State tax audits are getting more aggressive. Unlike the IRS, there is no Congressional oversight to hold the auditors in check either. Some state revenue divisions, most notably California’s Franchise Tax Board, have a mandate to go find money and they often get very aggressive.
Two days ago, April 2, 2009, I blogged about the staggering number of people that might be looking at your federal tax return right now. Top of the list are states. In fact, each return is requested almost 10 times by various states.
Recently a friend of mine, also a CPA, got caught up in one of these state audits. She doesn’t practice as a CPA anymore. She has put her accounting knowledge to good use in her family investments and businesses. One of the investments that she and her husband made was in a land development project that lost money. They didn’t lose a fortune, but it was still a loss. She filed her 2004 tax returns showing the loss. In 2006, she discovered that there was a mistake so they went back and amended the 2004 return.
Time went on and suddenly she got an audit notice on her 2004 return. When she called me to tell me, I reminded her of the 3 year statute and said something like, “They can’t open that year. It’s closed.” The 3 year statute of limitation starts running when you file your return. Figuring she probably filed her return on extension, like I do, I calculated a 10-15-05 filing date and that meant the statute had run by 10-15-08.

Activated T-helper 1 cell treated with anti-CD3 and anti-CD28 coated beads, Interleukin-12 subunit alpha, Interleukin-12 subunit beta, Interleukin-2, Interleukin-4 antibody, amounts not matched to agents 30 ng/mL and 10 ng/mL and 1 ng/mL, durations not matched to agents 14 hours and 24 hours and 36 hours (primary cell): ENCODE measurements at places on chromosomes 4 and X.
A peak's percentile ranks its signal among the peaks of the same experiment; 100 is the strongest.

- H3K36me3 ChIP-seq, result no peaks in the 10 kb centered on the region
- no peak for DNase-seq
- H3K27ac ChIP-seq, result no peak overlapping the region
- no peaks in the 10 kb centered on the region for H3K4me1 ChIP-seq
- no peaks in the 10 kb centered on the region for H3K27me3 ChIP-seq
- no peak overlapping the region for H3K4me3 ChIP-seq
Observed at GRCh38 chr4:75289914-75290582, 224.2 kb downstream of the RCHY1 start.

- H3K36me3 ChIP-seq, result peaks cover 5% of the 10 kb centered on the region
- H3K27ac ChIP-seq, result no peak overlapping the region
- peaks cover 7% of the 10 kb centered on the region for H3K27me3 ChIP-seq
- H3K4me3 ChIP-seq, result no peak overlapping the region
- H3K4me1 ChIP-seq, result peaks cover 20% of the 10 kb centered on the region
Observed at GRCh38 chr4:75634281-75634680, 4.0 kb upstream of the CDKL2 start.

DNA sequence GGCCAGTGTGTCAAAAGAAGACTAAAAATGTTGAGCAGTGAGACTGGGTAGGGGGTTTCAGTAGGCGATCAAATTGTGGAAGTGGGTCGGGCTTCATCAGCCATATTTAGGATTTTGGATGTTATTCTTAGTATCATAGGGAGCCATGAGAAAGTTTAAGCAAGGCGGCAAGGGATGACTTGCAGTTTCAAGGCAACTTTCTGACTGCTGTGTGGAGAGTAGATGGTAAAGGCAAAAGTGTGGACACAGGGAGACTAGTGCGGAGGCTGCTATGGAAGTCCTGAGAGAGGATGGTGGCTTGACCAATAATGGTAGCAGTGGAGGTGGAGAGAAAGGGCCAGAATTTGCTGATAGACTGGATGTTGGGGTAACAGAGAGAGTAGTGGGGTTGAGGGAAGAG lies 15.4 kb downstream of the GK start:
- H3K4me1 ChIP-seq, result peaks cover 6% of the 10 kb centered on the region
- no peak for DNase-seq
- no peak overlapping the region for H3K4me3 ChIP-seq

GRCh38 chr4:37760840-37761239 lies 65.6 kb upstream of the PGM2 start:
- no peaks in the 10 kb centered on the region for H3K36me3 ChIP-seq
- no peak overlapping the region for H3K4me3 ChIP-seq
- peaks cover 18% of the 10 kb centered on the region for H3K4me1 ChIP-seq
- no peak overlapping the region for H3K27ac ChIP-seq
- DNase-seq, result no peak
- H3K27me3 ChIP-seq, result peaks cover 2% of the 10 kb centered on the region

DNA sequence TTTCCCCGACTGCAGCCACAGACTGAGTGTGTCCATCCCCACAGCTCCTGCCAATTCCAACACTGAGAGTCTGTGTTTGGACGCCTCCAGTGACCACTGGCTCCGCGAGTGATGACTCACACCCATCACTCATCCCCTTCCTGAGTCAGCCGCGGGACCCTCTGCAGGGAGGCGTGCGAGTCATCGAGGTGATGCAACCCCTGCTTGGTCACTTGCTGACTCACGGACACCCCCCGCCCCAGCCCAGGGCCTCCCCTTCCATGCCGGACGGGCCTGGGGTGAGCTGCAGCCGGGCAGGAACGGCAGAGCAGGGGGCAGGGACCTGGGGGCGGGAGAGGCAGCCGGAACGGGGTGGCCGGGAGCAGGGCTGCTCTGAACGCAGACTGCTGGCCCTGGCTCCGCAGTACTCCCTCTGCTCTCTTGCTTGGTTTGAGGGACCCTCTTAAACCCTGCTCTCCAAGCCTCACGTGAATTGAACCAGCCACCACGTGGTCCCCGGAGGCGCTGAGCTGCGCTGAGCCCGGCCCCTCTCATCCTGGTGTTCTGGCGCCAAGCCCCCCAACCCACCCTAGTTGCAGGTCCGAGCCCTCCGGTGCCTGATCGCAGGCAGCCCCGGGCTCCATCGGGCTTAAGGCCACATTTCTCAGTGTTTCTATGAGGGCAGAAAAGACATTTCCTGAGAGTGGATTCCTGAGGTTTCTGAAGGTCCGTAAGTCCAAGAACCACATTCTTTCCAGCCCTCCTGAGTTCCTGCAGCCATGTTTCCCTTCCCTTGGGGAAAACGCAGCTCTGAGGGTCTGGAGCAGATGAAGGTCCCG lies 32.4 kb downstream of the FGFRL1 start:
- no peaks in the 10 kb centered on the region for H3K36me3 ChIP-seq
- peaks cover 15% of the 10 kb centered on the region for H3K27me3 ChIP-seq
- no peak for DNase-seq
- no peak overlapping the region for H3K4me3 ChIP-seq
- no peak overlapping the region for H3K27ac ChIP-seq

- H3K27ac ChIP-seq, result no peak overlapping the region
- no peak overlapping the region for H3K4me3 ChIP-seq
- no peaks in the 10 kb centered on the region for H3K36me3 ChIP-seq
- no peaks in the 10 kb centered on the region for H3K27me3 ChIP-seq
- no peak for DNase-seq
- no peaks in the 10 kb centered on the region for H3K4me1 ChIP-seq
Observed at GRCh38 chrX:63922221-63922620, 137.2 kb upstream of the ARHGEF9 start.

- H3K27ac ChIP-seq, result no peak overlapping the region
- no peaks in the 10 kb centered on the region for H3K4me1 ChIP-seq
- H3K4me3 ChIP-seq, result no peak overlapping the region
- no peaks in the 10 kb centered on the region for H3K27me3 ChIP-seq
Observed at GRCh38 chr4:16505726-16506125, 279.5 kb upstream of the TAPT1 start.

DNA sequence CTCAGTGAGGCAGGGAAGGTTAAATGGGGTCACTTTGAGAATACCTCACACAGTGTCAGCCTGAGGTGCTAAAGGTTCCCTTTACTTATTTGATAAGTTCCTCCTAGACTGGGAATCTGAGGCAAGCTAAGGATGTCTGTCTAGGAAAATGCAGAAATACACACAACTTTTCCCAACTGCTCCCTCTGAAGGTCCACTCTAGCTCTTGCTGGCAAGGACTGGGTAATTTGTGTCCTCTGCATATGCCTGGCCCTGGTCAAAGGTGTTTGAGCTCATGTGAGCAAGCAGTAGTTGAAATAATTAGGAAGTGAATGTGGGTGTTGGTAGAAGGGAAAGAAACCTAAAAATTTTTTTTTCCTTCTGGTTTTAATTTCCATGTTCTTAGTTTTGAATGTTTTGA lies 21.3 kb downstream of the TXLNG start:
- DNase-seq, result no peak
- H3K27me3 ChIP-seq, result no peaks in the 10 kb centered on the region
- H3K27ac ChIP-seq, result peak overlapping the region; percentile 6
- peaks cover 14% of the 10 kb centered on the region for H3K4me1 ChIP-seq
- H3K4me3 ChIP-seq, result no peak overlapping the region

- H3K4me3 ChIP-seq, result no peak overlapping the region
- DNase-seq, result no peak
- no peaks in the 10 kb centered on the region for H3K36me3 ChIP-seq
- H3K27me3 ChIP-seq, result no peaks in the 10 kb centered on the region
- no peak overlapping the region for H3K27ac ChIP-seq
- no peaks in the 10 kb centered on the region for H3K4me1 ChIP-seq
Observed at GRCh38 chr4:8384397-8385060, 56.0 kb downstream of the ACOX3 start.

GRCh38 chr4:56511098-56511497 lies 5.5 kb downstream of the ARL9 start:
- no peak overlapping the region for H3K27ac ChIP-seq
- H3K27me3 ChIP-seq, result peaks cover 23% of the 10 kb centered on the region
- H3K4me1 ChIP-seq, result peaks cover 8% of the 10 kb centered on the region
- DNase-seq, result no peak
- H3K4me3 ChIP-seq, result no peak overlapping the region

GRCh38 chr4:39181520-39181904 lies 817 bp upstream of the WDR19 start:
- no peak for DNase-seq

I didn’t realize she’d filed an extension, so the state was right. The extension opens up the 3 year statute again. So, filing an amendment in November 2006 meant that the new statute was up November 2009.
She didn’t think there would be any issue and was kind of surprised that a state would audit her when the IRS did not. Here’s what had happened. The state had requested a copy of her return and all supporting documents (1099s, 1098s, W-2s, K-1s) from the IRS, just like we talked about a few days ago on the TaxLoopholes blog.
But somehow, there was a hiccup in the system. Instead of showing a small loss on the land development company, it showed a $3 BILLION gain! I couldn’t help laughing when she told me that. But it wasn’t funny. That’s because the state was now involved. They wanted to see the partnership return for the company. But the company didn’t want to show it. Why? If they did, it could mean that THEY were then open for audit again. They didn’t want to take that chance.
Finally she was able to prove that she didn’t have $3 billion squirreled away in her mattress. But the state auditors now had to justify the audit request. They tore apart her return and it became the audit that just wouldn’t end.
How do you protect against this?
(1) Request copies of the entire returns for all investments that you receive K-1s for. Normally partnership agreements give you the right to get access to these records.
(2) Think twice before you do amendments. Remember it opens up the statute again.
Other than that, just be ready. It’s not just the IRS who is looking at your returns.